I received an Advance Readers Copy of this book thanks to the publisher in exchange for an honest review. All opinions are my own. Publication date was September 1, 2022.
Kǫ̀ is a young boy, on the cusp of manhood, growing up in a remote northern community. Along with his community, he is learning to live off the land. To respect the living creatures they rely on to survive, to use every part of a caribou, and to survive in the intense cold of the North. He and his father travel by dogsled to hunt and their family has all they need. Until the day that strangers appear and take the children of the community, forcing them to integrate into residential schools where they are separated not only from their families but from their language and culture.
Eventually Kǫ̀ finishes school and is able to return to his mother. His father is gone and for many years Kǫ̀ is too afraid to ask what happened to him. Kǫ̀ also reunited with a young woman he met at school and together they start a family, living as closely as possible to the traditional ways that Kǫ̀ remembers.
But once more the foreigners force their way in, destroying the home that Kǫ̀ and his family live in and forcing them to live in a newly built one. Now they must pay for the upkeep of this shoddily built home and they suddenly have bills where they were once able to survive simply off the land. Kǫ̀ is forced to work at the local mine, an industry that is literally destroying the land he lives, and his children are drifting further and further away from their culture and history. Kǫ̀’s most powerful dream is to return to the sacred place where his wife was born and live there without interference but the more time passes the more impossible this dream seems.
This is a novel but it is unfortunately based on the true history of Indigenous people in Canada. Using one family and one man in particular, Katłįà drives home the ways in which settler policies and racism destroyed the long-held traditions and lives of the First Peoples. When Indigenous people today speak of Canada as being stolen land, this is exactly what they are talking about. While hopefully this history won’t be all new information to most Canadians (I think we are slowly doing a better job of education ourselves and our children about the genocide that was perpetrated in our nation), stories are a powerful way to teach and to remind us that this wasn’t a newly discovered land and many of us still benefit from the privilege of racist policies enacted more than a century ago.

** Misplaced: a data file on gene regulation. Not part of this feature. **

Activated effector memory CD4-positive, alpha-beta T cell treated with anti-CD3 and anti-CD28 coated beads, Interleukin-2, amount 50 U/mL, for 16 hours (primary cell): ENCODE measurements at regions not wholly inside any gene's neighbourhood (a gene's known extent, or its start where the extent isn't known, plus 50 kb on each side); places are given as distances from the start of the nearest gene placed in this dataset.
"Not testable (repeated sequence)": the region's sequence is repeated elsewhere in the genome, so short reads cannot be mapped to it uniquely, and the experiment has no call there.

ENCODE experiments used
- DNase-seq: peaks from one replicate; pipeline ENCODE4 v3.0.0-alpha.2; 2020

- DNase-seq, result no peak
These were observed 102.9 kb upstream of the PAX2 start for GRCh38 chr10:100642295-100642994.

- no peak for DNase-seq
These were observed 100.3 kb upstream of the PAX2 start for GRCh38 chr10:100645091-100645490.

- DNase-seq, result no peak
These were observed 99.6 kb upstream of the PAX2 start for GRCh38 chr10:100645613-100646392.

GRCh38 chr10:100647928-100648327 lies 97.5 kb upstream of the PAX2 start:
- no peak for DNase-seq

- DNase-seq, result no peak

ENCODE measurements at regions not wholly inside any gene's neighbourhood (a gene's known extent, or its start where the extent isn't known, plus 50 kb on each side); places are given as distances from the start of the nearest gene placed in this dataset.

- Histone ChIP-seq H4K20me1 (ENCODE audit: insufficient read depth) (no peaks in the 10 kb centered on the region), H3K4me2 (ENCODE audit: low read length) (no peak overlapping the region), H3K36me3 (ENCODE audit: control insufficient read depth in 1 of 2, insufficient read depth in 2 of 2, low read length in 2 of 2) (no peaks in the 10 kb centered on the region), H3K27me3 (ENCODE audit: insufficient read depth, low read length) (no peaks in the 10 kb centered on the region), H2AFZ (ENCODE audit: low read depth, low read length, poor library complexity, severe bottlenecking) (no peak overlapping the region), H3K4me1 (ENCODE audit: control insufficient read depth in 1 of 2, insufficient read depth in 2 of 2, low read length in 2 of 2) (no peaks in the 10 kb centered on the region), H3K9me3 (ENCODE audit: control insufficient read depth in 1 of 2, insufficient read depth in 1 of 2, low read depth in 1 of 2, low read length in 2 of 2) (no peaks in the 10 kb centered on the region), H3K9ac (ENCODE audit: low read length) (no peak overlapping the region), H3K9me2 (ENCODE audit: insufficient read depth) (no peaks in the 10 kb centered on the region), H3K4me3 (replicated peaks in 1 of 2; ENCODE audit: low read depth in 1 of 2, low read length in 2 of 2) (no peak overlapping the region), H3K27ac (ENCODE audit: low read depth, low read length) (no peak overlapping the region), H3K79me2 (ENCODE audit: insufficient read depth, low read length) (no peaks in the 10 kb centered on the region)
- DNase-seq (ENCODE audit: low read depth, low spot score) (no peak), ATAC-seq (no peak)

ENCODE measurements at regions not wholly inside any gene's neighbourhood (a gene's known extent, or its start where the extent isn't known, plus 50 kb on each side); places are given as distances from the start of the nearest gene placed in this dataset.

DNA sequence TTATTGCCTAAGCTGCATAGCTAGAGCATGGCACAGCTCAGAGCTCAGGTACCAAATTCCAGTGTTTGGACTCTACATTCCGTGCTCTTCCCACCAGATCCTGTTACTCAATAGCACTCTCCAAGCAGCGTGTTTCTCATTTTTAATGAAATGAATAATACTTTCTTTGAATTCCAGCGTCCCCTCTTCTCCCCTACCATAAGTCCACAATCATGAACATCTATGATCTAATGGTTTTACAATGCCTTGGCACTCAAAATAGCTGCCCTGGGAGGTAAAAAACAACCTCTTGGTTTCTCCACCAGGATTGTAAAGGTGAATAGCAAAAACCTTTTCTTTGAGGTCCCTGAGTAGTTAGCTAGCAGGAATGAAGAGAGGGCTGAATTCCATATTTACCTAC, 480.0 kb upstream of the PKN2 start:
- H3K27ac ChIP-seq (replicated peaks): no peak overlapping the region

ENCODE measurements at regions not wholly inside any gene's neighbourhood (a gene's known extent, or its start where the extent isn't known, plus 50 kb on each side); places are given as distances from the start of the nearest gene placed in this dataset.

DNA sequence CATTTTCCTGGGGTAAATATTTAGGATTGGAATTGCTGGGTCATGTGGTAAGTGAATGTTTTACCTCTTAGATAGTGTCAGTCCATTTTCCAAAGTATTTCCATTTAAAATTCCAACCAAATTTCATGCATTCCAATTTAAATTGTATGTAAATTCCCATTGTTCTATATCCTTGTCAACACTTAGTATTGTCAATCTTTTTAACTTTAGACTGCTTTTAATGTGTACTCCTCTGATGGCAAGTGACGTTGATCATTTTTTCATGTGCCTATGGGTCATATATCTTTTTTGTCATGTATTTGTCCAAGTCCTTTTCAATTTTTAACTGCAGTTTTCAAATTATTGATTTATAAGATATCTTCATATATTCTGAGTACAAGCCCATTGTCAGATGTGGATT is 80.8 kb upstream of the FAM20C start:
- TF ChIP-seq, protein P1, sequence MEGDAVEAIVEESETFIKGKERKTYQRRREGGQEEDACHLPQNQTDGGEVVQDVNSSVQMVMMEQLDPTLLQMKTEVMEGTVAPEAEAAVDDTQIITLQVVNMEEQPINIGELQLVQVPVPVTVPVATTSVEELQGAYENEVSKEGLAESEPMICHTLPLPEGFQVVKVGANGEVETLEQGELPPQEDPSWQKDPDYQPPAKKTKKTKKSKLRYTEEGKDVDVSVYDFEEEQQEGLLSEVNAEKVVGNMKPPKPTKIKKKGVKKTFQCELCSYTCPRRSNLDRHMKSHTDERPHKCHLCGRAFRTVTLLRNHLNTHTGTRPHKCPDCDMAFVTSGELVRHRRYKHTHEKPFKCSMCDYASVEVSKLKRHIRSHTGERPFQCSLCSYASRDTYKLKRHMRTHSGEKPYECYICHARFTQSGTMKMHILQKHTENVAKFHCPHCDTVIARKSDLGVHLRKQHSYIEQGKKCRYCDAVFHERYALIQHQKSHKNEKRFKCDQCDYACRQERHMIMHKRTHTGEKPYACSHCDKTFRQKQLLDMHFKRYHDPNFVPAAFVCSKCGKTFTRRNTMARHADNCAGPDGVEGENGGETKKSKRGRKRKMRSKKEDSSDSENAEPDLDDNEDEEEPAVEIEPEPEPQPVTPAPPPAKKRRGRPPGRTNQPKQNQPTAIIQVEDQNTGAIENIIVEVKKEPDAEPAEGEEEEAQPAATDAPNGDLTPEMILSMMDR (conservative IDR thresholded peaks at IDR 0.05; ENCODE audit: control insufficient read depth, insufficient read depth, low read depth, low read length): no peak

I read Katłįà’s previous book, Land-Water-Sky/Ndè-Tı-Yat’, and while I enjoyed a lot of it, one of the aspects I struggled with was how much time it covered and how many characters it included. So I appreciated the narrower focus here and felt that, by keeping us with one man and his family, the story seemed more complete. It allowed us to really grow close to Kǫ̀ and understand his struggles and his desires. Through him we see the ways that his community is changing and the multi-generational effects the government policies have.